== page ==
The films cover a range of topics.  The first demonstrates the relationship between a young man who uses a wheelchair and his able bodied friend.  The second film chronicles the life of a man recovering from a stroke.  The final film shows a triangular love story involving a young man who is blind.

The Film Festival will be the first in NEBA’s history.  It’s uncharted territory for us and will be an exciting new endeavor.  The room that we will be using only seats forty so we are asking people to R.S.V.P. to Bridgid Preston at (413)821-9200 ext. 129 or bridgid.preston@nebaworks .com

We hope to see a full room the evening of the 4th.  Please spread the word to as many people as you can.  We are looking forward to a great event!

  

Valley Gives

Today our community comes together for Valley Gives.  We need you to join us!

What is Valley Gives?  It’s 24 hours of unprecedented local nonprofit giving- and it’s your chance to make a real difference, right here in our community.

There are many great organizations that make the Pioneer Valley an amazing place to live and work.  If you love helping people realize their true potential, then we hope you will consider supporting New England Business Associates on Valley Gives Day.

By showing your love for NEBA through Valley Gives, you will help sustain an organization that works each day to ensure that individuals with disabilities have an opportunity to gain meaningful employment and experience life more fully.

Please participate in this great event today, 12/12/12.  You can find New England Business Associates at http://www.razoo.com/NEBA

The Spirit of Giving

Giving can take on many forms.  One may give another a material gift or else something intangible such as a compliment.  Perhaps a person may  give the gift of a smile or a pat on the back for a job well done.  There are many who wish to give something back to a person or organization that has made an impact on their lives, and many who give without the knowledge that they are even doing so.  Giving is a natural part of living and we all take part in it on some level.

With the holiday season upon us we begin to think of gifts to give to our loved ones.  We try to capture their essence in the gifts we select and hope that the gifts will bring smiles to their faces.  We feel joy when a gift we gave is well received and that in itself is a gift from the recipient.  The giver and the recipient both feel happy because of the gift .

Every day people give each other  compliments for many reasons.  Perhaps a person is dressed nicely or maybe they did really well on a project.  Compliments are yet another way to give.  They put smiles on people’s faces which in turn are gifts to the person who gave the compliment.  Even something so small as a smile or a pat on the back can be enough to turn a person’s day from dark to light; yet another way to give a gift.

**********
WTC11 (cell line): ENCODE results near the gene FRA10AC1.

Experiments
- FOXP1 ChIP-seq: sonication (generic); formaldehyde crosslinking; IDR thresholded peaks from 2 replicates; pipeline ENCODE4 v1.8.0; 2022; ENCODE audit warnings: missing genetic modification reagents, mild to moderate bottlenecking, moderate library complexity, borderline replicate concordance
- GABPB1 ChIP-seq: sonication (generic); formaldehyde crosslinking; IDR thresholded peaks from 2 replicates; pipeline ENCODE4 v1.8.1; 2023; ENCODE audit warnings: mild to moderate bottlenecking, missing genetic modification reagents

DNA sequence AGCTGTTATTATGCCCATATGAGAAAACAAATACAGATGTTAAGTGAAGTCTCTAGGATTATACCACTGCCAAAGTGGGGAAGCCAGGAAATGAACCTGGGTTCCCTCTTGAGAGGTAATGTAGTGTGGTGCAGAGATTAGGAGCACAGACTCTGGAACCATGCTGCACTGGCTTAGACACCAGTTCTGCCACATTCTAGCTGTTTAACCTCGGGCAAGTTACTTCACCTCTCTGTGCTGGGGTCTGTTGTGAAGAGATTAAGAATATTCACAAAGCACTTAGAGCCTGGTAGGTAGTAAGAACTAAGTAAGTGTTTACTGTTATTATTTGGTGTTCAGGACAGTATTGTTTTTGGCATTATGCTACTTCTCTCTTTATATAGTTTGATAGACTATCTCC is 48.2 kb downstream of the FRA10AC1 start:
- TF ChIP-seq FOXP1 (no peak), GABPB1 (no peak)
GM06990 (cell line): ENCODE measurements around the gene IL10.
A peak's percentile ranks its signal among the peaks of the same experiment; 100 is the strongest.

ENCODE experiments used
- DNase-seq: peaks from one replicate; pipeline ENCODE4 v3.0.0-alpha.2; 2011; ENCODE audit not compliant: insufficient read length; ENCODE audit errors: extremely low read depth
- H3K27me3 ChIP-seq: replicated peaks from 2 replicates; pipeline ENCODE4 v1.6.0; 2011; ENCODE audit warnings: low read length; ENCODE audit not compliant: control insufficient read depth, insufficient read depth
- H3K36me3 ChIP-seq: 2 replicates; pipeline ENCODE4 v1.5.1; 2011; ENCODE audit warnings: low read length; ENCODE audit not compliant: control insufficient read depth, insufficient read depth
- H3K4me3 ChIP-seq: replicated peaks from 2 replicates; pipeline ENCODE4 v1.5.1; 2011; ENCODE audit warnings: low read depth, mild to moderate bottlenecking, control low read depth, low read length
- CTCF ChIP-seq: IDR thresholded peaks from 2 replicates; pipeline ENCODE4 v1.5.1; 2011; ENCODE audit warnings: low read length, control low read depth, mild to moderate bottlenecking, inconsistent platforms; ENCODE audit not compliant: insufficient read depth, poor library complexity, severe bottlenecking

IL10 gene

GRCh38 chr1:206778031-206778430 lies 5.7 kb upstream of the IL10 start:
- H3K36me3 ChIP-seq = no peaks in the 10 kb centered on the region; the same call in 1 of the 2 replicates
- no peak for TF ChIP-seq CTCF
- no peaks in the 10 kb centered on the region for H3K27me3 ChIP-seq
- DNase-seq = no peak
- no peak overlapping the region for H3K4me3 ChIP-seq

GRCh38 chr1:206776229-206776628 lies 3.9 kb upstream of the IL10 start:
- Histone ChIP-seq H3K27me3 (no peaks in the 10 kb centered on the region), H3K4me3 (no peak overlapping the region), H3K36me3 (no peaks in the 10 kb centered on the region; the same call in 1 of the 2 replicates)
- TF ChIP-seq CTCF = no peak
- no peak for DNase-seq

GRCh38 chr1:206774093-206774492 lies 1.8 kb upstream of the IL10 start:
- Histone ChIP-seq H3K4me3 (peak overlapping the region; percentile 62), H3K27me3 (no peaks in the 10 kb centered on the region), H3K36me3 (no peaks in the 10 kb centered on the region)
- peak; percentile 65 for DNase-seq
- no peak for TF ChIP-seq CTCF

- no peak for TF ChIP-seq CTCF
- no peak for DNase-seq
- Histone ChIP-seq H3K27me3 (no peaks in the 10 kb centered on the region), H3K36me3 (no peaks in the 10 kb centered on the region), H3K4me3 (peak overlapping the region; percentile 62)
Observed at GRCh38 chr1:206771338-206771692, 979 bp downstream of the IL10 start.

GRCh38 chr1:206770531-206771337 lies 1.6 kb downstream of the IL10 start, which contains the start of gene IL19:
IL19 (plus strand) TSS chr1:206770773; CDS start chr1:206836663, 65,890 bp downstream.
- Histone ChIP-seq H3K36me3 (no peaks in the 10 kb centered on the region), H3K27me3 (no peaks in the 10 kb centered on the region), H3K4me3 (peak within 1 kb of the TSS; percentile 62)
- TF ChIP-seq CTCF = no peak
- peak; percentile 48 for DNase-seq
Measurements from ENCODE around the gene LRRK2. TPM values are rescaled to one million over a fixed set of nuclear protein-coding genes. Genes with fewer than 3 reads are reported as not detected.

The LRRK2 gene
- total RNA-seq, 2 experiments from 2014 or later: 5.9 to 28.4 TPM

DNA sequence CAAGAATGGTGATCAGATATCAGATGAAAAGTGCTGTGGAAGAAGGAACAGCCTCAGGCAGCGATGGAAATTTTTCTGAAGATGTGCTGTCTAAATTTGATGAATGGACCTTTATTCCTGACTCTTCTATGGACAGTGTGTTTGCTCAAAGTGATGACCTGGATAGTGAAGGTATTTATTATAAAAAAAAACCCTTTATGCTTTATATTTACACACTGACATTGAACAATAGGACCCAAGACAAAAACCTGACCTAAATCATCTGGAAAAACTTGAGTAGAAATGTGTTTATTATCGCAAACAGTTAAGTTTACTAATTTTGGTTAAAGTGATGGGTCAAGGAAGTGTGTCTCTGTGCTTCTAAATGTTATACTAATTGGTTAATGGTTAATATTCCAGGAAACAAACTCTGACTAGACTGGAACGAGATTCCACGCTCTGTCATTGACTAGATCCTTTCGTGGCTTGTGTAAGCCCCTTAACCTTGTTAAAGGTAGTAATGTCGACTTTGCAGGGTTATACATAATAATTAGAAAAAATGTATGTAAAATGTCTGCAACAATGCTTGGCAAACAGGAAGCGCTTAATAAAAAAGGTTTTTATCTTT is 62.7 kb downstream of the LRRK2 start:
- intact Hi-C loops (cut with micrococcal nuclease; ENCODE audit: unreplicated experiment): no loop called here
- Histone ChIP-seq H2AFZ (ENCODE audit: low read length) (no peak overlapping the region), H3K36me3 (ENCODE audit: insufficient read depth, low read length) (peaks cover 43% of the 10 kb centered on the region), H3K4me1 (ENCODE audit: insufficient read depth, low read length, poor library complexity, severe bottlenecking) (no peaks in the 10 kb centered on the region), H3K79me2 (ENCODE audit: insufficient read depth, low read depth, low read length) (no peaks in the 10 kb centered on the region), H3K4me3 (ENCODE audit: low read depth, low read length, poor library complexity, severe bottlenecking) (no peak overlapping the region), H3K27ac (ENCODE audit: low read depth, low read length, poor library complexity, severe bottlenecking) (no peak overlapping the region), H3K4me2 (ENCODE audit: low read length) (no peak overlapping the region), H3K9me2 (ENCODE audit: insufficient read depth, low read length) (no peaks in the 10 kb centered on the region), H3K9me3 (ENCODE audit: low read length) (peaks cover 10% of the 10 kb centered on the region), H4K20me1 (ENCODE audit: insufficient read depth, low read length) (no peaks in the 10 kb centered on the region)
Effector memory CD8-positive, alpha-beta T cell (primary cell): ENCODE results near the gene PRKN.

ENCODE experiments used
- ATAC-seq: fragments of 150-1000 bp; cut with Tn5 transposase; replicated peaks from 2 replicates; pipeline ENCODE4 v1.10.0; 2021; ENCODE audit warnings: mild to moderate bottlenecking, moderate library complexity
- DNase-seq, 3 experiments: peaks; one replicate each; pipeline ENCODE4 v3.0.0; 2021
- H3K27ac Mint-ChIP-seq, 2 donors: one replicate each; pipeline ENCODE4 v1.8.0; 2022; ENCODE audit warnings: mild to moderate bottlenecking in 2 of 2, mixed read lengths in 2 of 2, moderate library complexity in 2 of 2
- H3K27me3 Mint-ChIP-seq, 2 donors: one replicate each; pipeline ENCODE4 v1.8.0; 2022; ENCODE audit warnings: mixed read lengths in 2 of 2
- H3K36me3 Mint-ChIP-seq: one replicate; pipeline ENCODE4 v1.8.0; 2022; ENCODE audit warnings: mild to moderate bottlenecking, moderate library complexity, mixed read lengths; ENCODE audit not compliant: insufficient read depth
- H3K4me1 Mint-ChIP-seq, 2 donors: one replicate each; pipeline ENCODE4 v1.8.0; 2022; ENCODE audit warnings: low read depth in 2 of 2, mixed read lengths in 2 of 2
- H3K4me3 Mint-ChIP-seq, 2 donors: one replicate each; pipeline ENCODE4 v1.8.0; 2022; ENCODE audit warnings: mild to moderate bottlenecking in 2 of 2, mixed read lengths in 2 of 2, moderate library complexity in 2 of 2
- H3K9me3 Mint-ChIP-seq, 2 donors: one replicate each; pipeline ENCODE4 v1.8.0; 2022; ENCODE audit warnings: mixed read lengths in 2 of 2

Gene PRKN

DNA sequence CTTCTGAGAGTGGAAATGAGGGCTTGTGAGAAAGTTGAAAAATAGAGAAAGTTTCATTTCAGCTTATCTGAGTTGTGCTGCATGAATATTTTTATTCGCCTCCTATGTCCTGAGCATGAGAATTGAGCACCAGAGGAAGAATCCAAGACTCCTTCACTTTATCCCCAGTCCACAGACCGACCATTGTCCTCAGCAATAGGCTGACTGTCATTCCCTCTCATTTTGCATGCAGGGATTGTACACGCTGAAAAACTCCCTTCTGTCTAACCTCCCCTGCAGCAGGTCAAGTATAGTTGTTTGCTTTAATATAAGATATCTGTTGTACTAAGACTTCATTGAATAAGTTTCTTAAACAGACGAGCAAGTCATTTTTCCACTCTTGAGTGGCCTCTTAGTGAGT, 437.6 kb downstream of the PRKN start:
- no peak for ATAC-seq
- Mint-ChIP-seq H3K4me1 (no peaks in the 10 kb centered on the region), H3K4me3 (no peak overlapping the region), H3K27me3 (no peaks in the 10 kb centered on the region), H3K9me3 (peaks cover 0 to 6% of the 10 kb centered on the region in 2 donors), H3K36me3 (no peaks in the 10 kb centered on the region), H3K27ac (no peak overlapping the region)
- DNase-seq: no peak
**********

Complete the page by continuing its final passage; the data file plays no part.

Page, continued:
For so many of us the need to give back to either a person or an organization is strong. At NEBA we are touched daily by our co-workers and those we support.  We may choose to give back to them in any of the ways above mentioned.  We feel the need to show them how much they mean to us and whatever our method of doing so we are giving them a gift.   Likewise we might feel the need to give back to an organization which we feel deserves credit for what they do.  We may choose to volunteer or make a donation to show our support.  We acknowledge their positive presence within our community and support their mission.

Giving is a way to make not only the recipient happy, but also the giver.  It can change a persons day and remind them that they are cared for.  Giving is a true expression of gratitude and we all have something to be grateful for.

Valley Gives

On 12/12/12 our community will come together for Valley Gives.  We need you to join us!

What is Valley Gives?  It is 24 hours of unprecedented LOCAL non-profit giving-and it’s your chance to make a real difference, right here in our community.

There are many great organizations that make the Pioneer Valley an amazing place to live and work.  If you love helping people realize their true potential, then we hope you will consider supporting New England Business Associates on Valley Gives Day.

By showing your love for NEBA through Valley Gives, you will help sustain an organization that works each day to ensure that individuals with disabilities have an opportunity to gain meaningful employment and experience life more fully.

Please participate in this great event by marking 12/12/12 on your calendar with a note to visit http://www.razoo.com/NEBA

WE THANK YOU FOR YOUR SUPPORT!

Put Your Best Face Forward

As human service workers assisting people with disabilities in finding and maintaining employment, we are required to follow a dress code. One of the reasons for this is that we want to be taken seriously by prospective or familiar employers. The way we present ourselves may be the difference between a person gaining a new position, or having a door figuratively, “slammed in their face”. We are the stewards between work and the people we support and it is imperative that we look presentable when out in the community.

Another reason for dressing presentably is that we want to be positive role models for the people we serve. Because of the stigma related to disability we want the folks we work with to dress well so that they are seen in a positive light. A person wearing a mickey mouse shirt to a job interview will be less likely to land the position than a person who arrives wearing business or business casual clothing. It is part of our job to help the people we support recognize the difference.

If we take the time to put our best face forward when arriving at work, those we serve will be more likely to understand the importance of it. If we want to show people with disabilities in a positive light, it is necessary that we take care of ourselves first.